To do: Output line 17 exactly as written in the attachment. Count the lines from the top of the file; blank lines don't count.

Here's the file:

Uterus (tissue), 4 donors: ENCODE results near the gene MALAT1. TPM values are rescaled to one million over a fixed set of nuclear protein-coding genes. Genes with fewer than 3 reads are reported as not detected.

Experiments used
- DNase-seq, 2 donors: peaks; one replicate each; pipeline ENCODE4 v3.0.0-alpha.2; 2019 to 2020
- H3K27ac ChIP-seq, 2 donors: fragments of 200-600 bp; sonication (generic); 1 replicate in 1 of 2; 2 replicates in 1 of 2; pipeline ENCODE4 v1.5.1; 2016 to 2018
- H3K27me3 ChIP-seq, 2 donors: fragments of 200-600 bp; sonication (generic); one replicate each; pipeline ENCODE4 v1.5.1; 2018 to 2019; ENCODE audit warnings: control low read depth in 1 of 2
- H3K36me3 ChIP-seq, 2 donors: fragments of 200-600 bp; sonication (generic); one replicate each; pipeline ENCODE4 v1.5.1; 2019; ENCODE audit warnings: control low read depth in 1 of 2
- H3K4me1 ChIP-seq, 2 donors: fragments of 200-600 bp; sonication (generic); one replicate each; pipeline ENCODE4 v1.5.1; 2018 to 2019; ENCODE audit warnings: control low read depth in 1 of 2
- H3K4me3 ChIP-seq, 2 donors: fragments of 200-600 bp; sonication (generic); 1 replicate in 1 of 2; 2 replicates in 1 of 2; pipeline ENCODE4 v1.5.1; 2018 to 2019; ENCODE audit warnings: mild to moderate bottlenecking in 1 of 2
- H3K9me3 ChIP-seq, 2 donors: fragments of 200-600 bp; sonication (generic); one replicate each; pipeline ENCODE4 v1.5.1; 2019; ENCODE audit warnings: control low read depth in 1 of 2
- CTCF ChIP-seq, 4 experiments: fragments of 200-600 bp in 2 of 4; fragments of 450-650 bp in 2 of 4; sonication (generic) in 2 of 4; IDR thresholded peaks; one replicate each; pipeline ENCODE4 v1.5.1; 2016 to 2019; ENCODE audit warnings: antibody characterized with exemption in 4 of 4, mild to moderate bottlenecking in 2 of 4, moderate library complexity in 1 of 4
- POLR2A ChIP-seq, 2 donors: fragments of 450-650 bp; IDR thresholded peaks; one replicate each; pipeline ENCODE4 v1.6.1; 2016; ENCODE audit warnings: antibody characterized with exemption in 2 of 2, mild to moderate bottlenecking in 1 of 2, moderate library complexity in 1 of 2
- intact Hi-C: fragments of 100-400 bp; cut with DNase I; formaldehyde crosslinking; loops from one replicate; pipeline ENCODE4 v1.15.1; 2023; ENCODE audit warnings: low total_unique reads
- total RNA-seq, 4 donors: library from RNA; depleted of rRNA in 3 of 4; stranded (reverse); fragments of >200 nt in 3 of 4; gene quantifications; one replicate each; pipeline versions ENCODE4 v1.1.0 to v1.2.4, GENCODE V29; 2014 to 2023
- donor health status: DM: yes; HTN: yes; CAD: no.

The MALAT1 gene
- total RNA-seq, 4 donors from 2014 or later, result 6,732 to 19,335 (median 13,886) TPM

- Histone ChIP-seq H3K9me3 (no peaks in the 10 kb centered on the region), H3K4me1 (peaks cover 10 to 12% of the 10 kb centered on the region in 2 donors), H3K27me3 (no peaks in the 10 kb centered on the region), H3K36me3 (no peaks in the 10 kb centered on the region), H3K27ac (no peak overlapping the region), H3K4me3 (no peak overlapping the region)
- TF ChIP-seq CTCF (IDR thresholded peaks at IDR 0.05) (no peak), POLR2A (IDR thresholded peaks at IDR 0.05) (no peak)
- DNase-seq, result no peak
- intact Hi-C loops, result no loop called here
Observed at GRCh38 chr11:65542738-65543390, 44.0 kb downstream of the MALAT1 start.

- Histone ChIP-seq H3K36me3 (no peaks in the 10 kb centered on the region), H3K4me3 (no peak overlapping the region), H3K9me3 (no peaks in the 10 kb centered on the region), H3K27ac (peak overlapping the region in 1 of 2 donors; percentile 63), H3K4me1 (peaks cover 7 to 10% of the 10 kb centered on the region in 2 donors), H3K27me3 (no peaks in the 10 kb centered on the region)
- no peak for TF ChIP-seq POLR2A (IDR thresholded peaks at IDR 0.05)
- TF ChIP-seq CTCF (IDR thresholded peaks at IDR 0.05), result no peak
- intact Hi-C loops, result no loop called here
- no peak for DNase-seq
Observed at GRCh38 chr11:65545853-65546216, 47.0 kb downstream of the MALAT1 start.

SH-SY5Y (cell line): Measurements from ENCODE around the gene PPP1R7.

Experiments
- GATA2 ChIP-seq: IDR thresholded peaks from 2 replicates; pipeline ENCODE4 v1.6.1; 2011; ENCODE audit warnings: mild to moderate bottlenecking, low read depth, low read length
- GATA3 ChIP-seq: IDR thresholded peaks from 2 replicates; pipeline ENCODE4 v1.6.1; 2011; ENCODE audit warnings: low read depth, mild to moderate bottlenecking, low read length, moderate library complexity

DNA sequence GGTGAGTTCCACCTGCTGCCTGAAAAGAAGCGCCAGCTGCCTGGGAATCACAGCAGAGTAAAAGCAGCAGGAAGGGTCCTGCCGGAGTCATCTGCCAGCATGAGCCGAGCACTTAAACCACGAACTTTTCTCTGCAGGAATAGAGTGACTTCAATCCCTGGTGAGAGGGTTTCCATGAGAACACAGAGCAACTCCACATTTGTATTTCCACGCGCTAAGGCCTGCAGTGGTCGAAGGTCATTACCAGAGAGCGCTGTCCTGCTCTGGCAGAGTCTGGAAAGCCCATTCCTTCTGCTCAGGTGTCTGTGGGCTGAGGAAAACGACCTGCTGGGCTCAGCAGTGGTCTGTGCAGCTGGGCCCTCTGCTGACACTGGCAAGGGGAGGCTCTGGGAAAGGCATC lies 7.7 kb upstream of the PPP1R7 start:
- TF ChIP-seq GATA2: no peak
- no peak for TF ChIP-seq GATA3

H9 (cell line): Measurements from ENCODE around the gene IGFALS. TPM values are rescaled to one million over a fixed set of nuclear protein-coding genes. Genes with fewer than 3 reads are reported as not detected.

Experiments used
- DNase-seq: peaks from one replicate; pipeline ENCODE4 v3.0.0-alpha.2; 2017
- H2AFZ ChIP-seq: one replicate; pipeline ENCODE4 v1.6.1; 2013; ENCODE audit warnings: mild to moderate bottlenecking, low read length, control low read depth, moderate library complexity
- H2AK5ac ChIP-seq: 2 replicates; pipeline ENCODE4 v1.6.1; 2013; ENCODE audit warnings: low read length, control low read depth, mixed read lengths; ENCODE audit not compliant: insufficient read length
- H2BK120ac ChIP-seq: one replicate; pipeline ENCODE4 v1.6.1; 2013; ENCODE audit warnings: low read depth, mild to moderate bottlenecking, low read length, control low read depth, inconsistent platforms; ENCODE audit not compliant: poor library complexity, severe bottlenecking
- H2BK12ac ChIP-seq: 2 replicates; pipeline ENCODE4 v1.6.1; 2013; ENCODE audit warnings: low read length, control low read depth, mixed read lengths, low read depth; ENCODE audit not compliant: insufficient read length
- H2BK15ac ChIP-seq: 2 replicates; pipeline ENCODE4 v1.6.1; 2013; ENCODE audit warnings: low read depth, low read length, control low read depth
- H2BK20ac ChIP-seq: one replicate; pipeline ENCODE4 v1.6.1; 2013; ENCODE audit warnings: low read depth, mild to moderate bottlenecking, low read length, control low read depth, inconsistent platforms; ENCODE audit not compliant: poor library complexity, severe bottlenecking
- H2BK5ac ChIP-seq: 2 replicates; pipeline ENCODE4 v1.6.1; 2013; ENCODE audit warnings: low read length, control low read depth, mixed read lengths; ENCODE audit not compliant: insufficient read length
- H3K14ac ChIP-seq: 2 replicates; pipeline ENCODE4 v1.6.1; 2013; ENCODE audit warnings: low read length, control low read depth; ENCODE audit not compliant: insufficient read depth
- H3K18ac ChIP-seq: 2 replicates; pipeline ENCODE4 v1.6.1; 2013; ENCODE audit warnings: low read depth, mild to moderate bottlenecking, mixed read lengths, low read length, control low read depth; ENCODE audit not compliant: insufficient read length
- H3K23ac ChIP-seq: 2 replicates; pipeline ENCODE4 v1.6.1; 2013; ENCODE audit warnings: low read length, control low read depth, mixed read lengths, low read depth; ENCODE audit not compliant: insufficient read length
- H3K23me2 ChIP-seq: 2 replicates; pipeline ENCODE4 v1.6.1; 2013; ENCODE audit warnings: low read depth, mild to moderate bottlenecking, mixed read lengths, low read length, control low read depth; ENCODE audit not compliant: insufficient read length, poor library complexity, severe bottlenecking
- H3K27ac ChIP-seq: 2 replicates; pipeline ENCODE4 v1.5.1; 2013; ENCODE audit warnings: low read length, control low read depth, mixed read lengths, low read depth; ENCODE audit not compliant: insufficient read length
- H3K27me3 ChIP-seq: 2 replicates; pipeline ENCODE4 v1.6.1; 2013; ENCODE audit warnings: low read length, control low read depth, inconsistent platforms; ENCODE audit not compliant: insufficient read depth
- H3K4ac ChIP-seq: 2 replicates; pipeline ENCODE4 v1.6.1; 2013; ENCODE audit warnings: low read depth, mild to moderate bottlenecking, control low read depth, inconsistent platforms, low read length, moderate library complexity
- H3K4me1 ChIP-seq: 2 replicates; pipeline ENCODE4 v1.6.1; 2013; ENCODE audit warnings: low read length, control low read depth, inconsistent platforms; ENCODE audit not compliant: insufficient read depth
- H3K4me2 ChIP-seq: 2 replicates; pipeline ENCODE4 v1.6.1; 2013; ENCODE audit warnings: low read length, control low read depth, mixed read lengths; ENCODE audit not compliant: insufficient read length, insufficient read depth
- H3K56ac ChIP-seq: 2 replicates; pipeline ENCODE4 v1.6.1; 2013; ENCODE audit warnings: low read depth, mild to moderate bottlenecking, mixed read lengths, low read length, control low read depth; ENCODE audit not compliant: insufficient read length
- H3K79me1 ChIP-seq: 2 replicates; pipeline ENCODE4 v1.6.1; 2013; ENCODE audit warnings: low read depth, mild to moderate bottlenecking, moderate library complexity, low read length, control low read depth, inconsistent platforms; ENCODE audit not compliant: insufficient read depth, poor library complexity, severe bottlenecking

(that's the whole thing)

- Histone ChIP-seq H3K9me3 (no peaks in the 10 kb centered on the region), H3K4me1 (peaks cover 10 to 12% of the 10 kb centered on the region in 2 donors), H3K27me3 (no peaks in the 10 kb centered on the region), H3K36me3 (no peaks in the 10 kb centered on the region), H3K27ac (no peak overlapping the region), H3K4me3 (no peak overlapping the region)